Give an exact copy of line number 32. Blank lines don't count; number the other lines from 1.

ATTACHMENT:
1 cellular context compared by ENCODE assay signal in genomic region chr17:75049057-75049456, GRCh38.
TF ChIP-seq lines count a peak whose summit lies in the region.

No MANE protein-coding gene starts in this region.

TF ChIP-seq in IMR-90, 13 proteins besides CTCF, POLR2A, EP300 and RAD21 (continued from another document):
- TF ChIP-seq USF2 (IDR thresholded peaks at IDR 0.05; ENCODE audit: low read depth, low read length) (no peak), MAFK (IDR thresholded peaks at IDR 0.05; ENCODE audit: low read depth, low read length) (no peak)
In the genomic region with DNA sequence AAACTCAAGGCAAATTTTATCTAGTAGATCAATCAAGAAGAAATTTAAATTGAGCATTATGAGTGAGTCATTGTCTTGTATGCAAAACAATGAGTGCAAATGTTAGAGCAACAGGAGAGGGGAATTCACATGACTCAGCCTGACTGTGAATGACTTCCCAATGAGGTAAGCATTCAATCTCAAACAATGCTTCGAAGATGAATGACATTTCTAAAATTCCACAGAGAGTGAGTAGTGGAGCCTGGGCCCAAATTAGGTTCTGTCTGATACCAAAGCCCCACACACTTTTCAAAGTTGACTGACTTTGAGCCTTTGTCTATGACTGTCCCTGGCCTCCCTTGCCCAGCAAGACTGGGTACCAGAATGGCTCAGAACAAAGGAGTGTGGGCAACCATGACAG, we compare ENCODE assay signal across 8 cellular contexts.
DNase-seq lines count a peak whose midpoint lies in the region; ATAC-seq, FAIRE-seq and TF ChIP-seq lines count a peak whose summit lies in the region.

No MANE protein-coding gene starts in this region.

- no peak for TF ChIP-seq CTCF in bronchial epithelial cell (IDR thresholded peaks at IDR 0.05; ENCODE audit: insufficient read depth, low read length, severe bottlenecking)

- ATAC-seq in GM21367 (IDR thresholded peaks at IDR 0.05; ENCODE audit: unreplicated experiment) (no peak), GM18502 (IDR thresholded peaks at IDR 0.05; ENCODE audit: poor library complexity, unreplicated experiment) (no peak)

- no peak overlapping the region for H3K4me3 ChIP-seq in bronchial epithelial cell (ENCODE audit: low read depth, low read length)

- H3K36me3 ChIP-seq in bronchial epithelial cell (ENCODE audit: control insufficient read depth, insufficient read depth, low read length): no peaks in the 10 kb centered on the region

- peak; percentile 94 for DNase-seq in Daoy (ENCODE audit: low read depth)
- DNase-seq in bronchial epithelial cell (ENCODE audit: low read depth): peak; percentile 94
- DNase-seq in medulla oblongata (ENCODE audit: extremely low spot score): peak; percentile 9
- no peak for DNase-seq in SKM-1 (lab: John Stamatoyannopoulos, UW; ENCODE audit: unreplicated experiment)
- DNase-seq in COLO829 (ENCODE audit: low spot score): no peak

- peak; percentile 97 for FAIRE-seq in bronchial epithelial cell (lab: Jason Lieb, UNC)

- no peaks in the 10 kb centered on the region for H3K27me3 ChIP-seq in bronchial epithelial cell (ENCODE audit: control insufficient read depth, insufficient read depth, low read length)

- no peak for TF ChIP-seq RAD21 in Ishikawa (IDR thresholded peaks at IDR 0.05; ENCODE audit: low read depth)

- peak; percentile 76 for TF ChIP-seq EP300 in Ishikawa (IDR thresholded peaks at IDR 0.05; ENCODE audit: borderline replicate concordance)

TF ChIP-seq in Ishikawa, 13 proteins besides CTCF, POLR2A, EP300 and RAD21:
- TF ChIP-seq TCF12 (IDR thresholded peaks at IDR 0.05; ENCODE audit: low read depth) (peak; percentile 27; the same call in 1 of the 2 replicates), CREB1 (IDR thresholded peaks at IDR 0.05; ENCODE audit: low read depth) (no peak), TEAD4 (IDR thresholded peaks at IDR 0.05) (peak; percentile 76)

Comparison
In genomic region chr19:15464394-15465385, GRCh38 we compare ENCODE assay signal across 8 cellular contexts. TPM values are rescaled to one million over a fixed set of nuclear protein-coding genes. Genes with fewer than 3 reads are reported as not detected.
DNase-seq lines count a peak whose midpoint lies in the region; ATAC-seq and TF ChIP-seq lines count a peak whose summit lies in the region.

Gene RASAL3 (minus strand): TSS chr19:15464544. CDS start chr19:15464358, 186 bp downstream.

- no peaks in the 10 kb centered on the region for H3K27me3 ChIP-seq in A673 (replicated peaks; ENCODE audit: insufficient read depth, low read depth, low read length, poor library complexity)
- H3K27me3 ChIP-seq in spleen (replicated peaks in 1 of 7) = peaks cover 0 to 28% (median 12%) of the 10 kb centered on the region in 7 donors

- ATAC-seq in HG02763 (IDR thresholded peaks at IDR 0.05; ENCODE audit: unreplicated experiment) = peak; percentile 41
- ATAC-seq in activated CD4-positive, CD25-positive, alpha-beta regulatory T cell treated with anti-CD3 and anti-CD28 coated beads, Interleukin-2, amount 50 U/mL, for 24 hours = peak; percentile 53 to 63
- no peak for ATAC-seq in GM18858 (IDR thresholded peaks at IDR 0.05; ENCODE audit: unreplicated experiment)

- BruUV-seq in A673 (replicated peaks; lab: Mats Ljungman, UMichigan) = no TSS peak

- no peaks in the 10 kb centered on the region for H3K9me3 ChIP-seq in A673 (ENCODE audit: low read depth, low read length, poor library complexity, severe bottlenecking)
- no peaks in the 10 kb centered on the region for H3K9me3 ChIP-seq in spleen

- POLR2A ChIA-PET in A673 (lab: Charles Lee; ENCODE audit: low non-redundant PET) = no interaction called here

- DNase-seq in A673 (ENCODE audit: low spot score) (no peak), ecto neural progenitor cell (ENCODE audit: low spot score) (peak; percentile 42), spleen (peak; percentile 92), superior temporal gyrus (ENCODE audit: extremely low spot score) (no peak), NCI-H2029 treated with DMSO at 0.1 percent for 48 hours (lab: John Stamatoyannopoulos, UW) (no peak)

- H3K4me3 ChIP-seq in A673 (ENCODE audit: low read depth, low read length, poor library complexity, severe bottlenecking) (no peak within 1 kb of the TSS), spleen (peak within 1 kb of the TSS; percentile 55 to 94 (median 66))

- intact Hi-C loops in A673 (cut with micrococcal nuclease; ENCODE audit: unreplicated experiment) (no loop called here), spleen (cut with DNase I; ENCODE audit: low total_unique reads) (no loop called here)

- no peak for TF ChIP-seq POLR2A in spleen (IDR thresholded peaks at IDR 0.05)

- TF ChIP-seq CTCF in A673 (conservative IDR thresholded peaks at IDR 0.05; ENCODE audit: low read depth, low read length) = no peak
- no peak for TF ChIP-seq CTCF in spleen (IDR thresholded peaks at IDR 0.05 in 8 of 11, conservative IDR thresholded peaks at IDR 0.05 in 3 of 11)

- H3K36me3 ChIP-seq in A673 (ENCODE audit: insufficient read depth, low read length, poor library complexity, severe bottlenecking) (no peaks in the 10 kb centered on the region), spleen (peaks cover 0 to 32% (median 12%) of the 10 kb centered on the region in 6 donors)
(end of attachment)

- no peak for ATAC-seq in GM18858 (IDR thresholded peaks at IDR 0.05; ENCODE audit: unreplicated experiment)